It’s a fortnight to-day since I left England, and already I’ve seen action. Things move quickly in this game, and it is a game—one which brings out both the best and the worst qualities in a man. If unconscious heroism is the virtue most to be desired, and heroism spiced with a strong sense of humour at that, then pretty well every man I have met out here has the amazing guts to wear his crown of thorns as though it were a cap-and-bells. To do that for the sake of corporate stout-heartedness is, I think, the acme of what Aristotle meant by virtue. A strong man, or a good man or a brainless man, can walk to meet pain with a smile on his mouth because he knows that he is strong enough to bear it, or worthy enough to defy it, or because he is such a fool that he has no imagination. But these chaps are neither particularly strong, good, nor brainless; they’re more like children, utterly casual with regard to trouble, and quite aware that it is useless to struggle against their elders. So they have the merriest of times while they can, and when the governess, Death, summons them to bed, they obey her with unsurprised quietness. It sends the mercury of one’s optimism rising to see the way they do it. I search my mind to find the bigness of motive which supports them, but it forever evades me. These lads are not the kind who philosophise about life; they’re the sort, many of them, who would ordinarily wear corduroys and smoke a cutty pipe. I suppose the Christian martyrs would have done the same had corduroys been the fashion in that day, and if a Roman Raleigh had discovered tobacco.
I wrote this about midnight and didn’t get any further, as I was up till six carrying on and firing the battery. After adding another page or two I want to get some sleep, as I shall probably have to go up to the observation station to watch the effect of fire to-night. But before I turn in I want to tell you that I had the most gorgeous mail from everybody. Now that I’m in touch with you all again, it’s almost like saying “How-do?” every night and morning.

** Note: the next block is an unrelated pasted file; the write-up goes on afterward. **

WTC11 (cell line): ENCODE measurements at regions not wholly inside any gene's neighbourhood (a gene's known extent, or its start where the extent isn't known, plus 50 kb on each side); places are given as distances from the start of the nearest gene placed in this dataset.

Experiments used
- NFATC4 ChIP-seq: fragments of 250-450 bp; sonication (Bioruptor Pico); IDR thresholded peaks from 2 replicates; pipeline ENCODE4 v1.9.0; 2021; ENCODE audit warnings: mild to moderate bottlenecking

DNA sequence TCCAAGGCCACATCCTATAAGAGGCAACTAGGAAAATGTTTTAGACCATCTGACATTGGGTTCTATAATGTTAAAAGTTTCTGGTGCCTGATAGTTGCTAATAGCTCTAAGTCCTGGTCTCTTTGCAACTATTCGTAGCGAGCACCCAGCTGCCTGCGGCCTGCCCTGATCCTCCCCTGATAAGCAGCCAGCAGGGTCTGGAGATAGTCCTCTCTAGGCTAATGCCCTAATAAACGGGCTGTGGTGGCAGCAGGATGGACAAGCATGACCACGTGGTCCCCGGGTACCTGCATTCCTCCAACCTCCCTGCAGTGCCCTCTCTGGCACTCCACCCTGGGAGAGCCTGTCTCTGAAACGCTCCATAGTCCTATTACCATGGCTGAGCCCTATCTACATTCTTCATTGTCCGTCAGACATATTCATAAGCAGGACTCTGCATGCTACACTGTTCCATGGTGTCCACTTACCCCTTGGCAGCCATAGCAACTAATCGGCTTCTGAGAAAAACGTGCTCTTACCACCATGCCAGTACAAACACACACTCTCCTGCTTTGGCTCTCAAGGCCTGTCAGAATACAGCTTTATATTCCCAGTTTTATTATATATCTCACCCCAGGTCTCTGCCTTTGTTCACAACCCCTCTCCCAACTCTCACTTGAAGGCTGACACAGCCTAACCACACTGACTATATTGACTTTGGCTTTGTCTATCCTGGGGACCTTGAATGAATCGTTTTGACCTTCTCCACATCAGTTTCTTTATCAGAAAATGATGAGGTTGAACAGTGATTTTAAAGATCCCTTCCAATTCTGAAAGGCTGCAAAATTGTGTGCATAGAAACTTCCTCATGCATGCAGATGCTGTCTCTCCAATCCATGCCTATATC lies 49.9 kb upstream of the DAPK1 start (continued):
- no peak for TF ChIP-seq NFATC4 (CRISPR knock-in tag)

I daresay you’ll wonder how it feels to be under shell-fire. This is how it feels—you don’t realise your danger until you come to think about it afterwards—at the time it’s like playing coconut shies at a coon’s head—only you’re the coon’s head. You take too much interest in the sport of dodging to be afraid. You’ll hear the Tommies saying if one bursts nearly on them, “Line, you blighter, line. Five minutes more left,” just as though they were reprimanding the unseen Hun battery for rotten shooting.
The great word of the Tommies here is “No bloody bon”—a strange mixture of French and English, which means that a thing is no good. If it pleases them it’s Jake—though where Jake comes from nobody knows.
Now I must get a wink or two, as I don’t know when I may have to start off.
Ever yours, with
September 19th, 1916.
I’ve been in France 19 days, and it hasn’t taken me long to go into action. Soon I shall be quite an old hand. I’m just back from 24 hours in the Observation Post, from which one watches the effect of fire. I understand now and forgive the one phrase which the French children have picked up from our Tommies on account of its frequent occurrence—“bl—— mud.” I never knew that mud could be so thick and treacly. All my fear that I might be afraid under shell-fire is over—you get to believe that if you’re going to be hit you’re going to be. But David’s phrase keeps repeating itself in my mind, “Ten thousand shall fall at thy side, etc., but it shall not come nigh unto thee.” It’s a curious thing that the men who are most afraid are those who get most easily struck. A friend of G.M.C.’s was hit the other day within thirty yards of me—he was a Princeton chap. I mentioned him in one of my previous letters. Our right section commander got a blighty two days ago and is probably now in England. He went off on a firing battery wagon, grinning all over his face, saying he wouldn’t sell that bit of blood and shrapnel for a thousand pounds. I’m wearing your tie—it’s the envy of the battery. All the officers wanted me to give them the name of my girl. It never occurs to men that mothers will do things like that.
Thank the powers it has stopped raining and we’ll be able to get dry. I came in plastered from head to foot with lying in the rain on my tummy and peering over the top of a trench. Isn’t it a funny change from comfortable breakfasts, press notices and a blazing fire?
Do you want any German souvenirs? Just at present I can get plenty. I have a splendid bayonet and a belt with Kaiser Bill’s arms on it—but you can’t forward these things from France. The Germans swear that they’re not using bayonets with saw-edges, but you can buy them for five francs from the Tommies—ones they’ve taken from the prisoners or else picked up.